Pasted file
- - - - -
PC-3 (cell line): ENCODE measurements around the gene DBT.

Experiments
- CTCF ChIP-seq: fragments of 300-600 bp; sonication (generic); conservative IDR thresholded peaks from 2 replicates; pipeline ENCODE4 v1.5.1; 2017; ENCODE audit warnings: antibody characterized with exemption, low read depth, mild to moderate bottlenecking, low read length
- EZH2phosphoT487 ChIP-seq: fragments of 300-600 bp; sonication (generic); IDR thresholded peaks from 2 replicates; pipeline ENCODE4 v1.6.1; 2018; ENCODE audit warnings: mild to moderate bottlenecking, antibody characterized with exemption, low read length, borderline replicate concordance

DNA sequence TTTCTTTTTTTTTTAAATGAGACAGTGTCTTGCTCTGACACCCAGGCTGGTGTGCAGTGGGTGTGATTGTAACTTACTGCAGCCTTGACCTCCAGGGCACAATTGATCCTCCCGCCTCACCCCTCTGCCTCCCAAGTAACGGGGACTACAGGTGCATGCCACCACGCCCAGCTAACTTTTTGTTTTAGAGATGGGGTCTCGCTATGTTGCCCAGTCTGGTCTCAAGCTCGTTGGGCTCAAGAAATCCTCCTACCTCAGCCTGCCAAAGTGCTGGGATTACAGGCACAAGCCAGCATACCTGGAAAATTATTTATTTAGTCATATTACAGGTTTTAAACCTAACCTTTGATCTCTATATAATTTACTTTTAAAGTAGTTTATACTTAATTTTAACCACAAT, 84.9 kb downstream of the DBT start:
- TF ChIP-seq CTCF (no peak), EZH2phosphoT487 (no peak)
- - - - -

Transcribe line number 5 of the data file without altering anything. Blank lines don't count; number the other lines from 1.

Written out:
DNA sequence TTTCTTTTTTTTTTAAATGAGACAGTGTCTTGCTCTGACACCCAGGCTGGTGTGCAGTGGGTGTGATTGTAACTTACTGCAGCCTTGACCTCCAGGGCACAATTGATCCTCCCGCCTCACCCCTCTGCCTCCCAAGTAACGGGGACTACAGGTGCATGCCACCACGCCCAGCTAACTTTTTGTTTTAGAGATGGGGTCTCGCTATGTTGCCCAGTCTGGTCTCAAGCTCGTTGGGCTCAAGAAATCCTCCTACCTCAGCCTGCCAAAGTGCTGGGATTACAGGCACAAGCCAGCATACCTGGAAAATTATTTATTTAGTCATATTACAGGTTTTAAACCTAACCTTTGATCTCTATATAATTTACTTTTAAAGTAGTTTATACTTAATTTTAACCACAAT, 84.9 kb downstream of the DBT start: